About Us

Our mission. Citizens for Criminal Justice Reform works for a just, humane, and restorative judicial and correctional system by means of research, public education, legislative advocacy, coalition building, community organizing, and litigation. We support rational, cost-effective programs and policies that reduce crime, lower recidivism, and make our society safer.

Our vision. CCJR seeks a system of justice that protects the community while promoting the rehabilitation of offenders and the well-being of inmate families.

Our goals

  • Build, empower, and mobilize an active statewide coalition.
  • Debunk common myths and stereotypes about prison and offenders.
  • Reform the criminal justice process to make it more restorative and less adversarial.
  • Promote alternatives to incarceration which are less costly and more effective than prison, such as fines, counseling, community service, and restitution.
  • Advocate for programs that maintain relationships between inmates and their loves ones.
  • Work to reintegrate offenders back into their families and communities.
  • Address addiction as a healthcare issue, not as a criminal offense, and redirect resources to prevention and treatment.
  • Oppose mandatory minimum sentences and dangerous overcrowding in our jails and prisons.
  • Serve as a networking resource for prisoners and their families.
 
“The Granite State has long needed a voice like CCJR to challenge the myths behind decades of draconian state policies on crime.” — Chris Dornin, a former correctional counselor, retired State House reporter, and the founder of Citizens for Criminal Justice Reform.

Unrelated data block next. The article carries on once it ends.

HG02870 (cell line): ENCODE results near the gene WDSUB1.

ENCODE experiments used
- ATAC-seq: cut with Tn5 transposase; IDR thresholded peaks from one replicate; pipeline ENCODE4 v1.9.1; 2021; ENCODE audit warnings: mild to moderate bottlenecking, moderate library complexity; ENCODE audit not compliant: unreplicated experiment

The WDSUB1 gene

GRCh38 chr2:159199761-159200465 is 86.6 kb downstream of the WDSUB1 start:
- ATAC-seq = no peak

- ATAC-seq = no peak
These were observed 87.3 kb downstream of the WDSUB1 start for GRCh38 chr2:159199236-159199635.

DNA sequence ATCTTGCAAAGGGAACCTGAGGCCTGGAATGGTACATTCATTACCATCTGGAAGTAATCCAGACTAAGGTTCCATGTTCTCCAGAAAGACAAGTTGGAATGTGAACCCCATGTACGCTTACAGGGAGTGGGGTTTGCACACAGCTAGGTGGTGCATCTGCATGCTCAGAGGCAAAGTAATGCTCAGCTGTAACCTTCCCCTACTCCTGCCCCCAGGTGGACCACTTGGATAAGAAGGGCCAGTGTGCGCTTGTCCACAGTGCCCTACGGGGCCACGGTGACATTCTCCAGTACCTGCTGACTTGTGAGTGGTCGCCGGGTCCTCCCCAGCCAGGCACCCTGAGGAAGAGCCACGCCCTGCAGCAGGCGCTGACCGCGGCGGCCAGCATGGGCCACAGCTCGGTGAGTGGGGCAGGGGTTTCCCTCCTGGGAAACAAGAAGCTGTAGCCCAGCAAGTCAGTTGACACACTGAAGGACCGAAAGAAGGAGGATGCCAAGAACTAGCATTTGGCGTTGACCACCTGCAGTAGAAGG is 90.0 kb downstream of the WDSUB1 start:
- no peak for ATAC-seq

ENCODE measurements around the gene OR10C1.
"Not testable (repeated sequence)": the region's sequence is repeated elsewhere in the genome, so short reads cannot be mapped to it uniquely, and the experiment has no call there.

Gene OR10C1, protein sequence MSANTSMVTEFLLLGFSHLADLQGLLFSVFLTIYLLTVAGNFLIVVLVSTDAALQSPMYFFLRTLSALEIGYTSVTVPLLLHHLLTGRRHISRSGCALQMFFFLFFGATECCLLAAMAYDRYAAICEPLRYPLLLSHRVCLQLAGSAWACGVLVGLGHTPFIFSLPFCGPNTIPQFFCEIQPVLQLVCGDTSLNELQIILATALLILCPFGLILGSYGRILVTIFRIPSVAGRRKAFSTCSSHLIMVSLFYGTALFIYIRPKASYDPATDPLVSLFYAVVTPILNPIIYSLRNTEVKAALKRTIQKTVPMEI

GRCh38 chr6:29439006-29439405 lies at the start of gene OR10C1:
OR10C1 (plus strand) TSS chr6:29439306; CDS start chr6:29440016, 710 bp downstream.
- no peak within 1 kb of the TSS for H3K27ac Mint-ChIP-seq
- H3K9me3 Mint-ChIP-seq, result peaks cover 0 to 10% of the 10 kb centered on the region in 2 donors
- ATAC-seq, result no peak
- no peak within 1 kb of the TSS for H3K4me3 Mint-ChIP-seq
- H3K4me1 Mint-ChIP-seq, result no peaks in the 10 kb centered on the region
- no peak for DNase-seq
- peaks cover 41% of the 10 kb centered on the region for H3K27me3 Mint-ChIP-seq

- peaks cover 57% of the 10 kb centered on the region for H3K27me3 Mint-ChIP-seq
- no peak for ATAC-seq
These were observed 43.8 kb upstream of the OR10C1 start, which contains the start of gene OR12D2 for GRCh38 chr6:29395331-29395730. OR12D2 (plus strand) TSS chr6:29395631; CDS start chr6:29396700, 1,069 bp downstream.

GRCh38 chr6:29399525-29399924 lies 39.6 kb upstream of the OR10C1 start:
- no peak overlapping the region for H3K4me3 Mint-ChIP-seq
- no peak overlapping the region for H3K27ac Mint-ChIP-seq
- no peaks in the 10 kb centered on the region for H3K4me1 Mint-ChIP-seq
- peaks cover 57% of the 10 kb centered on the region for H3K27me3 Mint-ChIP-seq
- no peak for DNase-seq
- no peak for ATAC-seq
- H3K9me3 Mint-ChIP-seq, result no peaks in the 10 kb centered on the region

Help make a difference.
Become a member of CCJR-NH.
Click here to join.

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“What we can’t do alone, we can do together.”
Membership Lists are Strictly Confidential.
 
All Donations are Tax Deductible
 
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  "Justice denied anywhere — diminishes justice everywhere." —Martin Luther King

Death Penalty repeal dies 12-12 in NH Senate

The New Hampshire Senate this morning blocked capital punishment repeal by a 12-12 tally, then voted 24-0 to table that bill, HB 1170. Senate President Chuck Morse (R-Salem) said a simple majority could thus bring the legislation off the table for another showdown before the end of the legislative session.

ALERT: Join vigil during death penalty vote Apr. 17

Senators vote Thursday morning, April 17th on HB 1170 to abolish the death penalty, a bill that sailed through the House by 225-104. Supporters of repeal will circle the State House (8:30a.m.) during the Senate floor session holding candles to let lawmakers know a lot of people care about the issue. Nobody tell how the showdown vote will go, because some senators are still undecided.  (We'll start by meeting at 8:30AM on the State House lawn to form a human... ring around the State House. Once the session begins at 10AM, we'll move to the Senate Chambers in the State House. The Senate will be discussing a number of bills before ours, but we anticipate HB1170 will be taken up before they break for lunch.)

Consequences

It was a Monday. My wife and I sat in the lawyer’s office as I told my story.  It wasn’t pretty. Three times over the past year, I had crossed physical and emotional boundaries with a 15-year old girl, the daughter of family friends.

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